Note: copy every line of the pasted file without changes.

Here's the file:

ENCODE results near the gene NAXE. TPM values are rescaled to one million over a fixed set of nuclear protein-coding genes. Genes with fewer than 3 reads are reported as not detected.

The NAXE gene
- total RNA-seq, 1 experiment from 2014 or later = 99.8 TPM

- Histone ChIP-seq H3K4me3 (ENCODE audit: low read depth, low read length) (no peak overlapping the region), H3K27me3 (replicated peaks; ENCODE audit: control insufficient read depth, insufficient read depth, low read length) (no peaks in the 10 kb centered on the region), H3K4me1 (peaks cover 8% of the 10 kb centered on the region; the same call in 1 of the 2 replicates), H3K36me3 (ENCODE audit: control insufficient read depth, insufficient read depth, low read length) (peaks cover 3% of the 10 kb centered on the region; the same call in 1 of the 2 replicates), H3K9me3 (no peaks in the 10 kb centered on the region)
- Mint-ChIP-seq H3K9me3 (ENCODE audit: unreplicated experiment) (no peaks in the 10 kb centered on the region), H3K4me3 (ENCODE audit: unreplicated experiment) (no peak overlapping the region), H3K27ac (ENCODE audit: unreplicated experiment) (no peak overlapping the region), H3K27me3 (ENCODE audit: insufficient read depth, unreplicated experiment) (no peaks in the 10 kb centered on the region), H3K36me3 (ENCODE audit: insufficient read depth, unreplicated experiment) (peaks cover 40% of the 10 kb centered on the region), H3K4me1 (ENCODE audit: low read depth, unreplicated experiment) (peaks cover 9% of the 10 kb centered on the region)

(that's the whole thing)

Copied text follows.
ENCODE results near the gene NAXE. TPM values are rescaled to one million over a fixed set of nuclear protein-coding genes. Genes with fewer than 3 reads are reported as not detected.

The NAXE gene
- total RNA-seq, 1 experiment from 2014 or later = 99.8 TPM

- Histone ChIP-seq H3K4me3 (ENCODE audit: low read depth, low read length) (no peak overlapping the region), H3K27me3 (replicated peaks; ENCODE audit: control insufficient read depth, insufficient read depth, low read length) (no peaks in the 10 kb centered on the region), H3K4me1 (peaks cover 8% of the 10 kb centered on the region; the same call in 1 of the 2 replicates), H3K36me3 (ENCODE audit: control insufficient read depth, insufficient read depth, low read length) (peaks cover 3% of the 10 kb centered on the region; the same call in 1 of the 2 replicates), H3K9me3 (no peaks in the 10 kb centered on the region)
- Mint-ChIP-seq H3K9me3 (ENCODE audit: unreplicated experiment) (no peaks in the 10 kb centered on the region), H3K4me3 (ENCODE audit: unreplicated experiment) (no peak overlapping the region), H3K27ac (ENCODE audit: unreplicated experiment) (no peak overlapping the region), H3K27me3 (ENCODE audit: insufficient read depth, unreplicated experiment) (no peaks in the 10 kb centered on the region), H3K36me3 (ENCODE audit: insufficient read depth, unreplicated experiment) (peaks cover 40% of the 10 kb centered on the region), H3K4me1 (ENCODE audit: low read depth, unreplicated experiment) (peaks cover 9% of the 10 kb centered on the region)